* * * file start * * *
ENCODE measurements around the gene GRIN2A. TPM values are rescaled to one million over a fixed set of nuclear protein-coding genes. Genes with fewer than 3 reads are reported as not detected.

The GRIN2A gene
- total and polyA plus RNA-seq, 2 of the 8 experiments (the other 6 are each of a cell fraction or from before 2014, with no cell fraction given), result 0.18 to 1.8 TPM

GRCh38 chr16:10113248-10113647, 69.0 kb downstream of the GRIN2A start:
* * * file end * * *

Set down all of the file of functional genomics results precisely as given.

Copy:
ENCODE measurements around the gene GRIN2A. TPM values are rescaled to one million over a fixed set of nuclear protein-coding genes. Genes with fewer than 3 reads are reported as not detected.

The GRIN2A gene
- total and polyA plus RNA-seq, 2 of the 8 experiments (the other 6 are each of a cell fraction or from before 2014, with no cell fraction given), result 0.18 to 1.8 TPM

GRCh38 chr16:10113248-10113647, 69.0 kb downstream of the GRIN2A start: